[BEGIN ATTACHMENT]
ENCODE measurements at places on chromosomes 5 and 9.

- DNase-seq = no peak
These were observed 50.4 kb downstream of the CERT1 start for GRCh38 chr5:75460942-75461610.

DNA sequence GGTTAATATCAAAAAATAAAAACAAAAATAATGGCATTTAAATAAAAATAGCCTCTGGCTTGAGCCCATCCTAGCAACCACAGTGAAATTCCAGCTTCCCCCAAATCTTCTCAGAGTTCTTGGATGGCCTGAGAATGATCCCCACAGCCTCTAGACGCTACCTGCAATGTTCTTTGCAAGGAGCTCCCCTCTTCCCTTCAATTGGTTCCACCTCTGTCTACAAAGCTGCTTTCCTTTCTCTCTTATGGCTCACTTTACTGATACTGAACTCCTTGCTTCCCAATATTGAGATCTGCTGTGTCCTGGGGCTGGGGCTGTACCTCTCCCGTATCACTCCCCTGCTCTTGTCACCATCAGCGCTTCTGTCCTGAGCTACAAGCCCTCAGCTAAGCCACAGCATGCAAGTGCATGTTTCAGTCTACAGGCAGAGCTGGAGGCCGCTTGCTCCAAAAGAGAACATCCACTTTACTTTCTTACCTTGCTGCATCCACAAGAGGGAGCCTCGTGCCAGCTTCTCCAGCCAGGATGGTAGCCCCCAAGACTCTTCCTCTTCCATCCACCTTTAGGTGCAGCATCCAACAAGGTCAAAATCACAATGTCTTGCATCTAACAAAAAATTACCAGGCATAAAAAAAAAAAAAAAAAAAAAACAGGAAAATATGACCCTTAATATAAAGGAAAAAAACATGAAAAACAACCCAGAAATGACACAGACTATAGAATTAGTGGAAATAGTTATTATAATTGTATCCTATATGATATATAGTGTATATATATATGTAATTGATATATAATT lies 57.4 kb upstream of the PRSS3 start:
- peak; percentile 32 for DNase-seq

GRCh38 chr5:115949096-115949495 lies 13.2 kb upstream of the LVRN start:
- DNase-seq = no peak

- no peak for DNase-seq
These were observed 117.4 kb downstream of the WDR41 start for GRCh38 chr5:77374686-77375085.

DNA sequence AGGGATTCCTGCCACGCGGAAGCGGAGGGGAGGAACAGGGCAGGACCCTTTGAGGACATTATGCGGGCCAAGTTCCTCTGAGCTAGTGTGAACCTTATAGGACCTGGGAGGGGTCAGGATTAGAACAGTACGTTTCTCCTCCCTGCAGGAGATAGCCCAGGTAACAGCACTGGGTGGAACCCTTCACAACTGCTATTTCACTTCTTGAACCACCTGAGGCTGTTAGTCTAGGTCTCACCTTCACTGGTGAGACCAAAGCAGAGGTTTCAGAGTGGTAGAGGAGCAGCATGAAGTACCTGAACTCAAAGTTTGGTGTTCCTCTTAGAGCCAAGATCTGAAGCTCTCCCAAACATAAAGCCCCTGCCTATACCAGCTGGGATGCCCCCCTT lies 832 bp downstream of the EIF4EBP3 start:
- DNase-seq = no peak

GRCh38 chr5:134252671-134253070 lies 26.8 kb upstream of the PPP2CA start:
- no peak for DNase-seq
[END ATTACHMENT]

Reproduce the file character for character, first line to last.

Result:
ENCODE measurements at places on chromosomes 5 and 9.

- DNase-seq = no peak
These were observed 50.4 kb downstream of the CERT1 start for GRCh38 chr5:75460942-75461610.

DNA sequence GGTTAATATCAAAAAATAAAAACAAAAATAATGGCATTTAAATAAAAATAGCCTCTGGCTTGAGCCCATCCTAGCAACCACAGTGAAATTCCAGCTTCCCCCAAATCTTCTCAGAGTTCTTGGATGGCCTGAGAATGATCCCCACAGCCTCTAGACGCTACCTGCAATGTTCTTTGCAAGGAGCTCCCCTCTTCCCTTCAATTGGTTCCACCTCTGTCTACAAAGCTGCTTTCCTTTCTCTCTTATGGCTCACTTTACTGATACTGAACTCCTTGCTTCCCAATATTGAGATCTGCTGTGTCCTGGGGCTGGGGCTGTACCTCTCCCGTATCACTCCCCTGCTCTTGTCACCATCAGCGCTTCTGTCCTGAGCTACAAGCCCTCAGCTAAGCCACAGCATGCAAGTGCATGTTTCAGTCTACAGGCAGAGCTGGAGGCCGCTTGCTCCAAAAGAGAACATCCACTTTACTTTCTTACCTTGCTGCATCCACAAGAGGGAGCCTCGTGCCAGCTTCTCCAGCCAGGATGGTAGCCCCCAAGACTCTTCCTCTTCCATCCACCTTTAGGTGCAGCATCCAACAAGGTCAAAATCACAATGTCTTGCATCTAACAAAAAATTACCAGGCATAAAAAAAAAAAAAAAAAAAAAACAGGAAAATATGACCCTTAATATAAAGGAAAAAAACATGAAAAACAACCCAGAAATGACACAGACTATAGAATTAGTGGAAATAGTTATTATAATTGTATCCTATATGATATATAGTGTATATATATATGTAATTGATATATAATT lies 57.4 kb upstream of the PRSS3 start:
- peak; percentile 32 for DNase-seq

GRCh38 chr5:115949096-115949495 lies 13.2 kb upstream of the LVRN start:
- DNase-seq = no peak

- no peak for DNase-seq
These were observed 117.4 kb downstream of the WDR41 start for GRCh38 chr5:77374686-77375085.

DNA sequence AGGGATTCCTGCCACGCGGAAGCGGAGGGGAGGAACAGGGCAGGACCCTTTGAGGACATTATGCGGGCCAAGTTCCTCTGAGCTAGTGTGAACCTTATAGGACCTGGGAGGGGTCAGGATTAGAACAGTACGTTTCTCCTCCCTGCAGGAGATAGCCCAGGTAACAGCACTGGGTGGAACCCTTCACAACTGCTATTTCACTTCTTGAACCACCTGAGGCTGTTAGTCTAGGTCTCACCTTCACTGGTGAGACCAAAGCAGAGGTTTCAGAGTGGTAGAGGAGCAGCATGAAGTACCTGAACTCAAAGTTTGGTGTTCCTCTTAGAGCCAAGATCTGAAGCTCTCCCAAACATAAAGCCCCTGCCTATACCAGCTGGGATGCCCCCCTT lies 832 bp downstream of the EIF4EBP3 start:
- DNase-seq = no peak

GRCh38 chr5:134252671-134253070 lies 26.8 kb upstream of the PPP2CA start:
- no peak for DNase-seq